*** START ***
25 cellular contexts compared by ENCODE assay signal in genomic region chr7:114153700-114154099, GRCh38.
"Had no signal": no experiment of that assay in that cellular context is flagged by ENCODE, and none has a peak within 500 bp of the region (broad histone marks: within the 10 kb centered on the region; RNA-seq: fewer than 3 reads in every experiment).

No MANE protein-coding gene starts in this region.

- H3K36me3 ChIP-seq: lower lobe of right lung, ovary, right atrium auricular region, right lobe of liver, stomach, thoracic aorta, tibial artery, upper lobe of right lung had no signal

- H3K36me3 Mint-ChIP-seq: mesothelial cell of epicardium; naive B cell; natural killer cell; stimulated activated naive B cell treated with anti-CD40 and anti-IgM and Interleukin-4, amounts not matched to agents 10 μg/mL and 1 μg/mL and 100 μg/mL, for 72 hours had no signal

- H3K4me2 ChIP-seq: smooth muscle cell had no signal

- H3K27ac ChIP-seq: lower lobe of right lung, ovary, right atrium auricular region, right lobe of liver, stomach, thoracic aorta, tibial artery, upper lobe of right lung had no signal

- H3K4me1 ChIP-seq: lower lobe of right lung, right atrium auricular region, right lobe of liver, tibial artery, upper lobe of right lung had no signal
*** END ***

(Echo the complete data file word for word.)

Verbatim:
25 cellular contexts compared by ENCODE assay signal in genomic region chr7:114153700-114154099, GRCh38.
"Had no signal": no experiment of that assay in that cellular context is flagged by ENCODE, and none has a peak within 500 bp of the region (broad histone marks: within the 10 kb centered on the region; RNA-seq: fewer than 3 reads in every experiment).

No MANE protein-coding gene starts in this region.

- H3K36me3 ChIP-seq: lower lobe of right lung, ovary, right atrium auricular region, right lobe of liver, stomach, thoracic aorta, tibial artery, upper lobe of right lung had no signal

- H3K36me3 Mint-ChIP-seq: mesothelial cell of epicardium; naive B cell; natural killer cell; stimulated activated naive B cell treated with anti-CD40 and anti-IgM and Interleukin-4, amounts not matched to agents 10 μg/mL and 1 μg/mL and 100 μg/mL, for 72 hours had no signal

- H3K4me2 ChIP-seq: smooth muscle cell had no signal

- H3K27ac ChIP-seq: lower lobe of right lung, ovary, right atrium auricular region, right lobe of liver, stomach, thoracic aorta, tibial artery, upper lobe of right lung had no signal

- H3K4me1 ChIP-seq: lower lobe of right lung, right atrium auricular region, right lobe of liver, tibial artery, upper lobe of right lung had no signal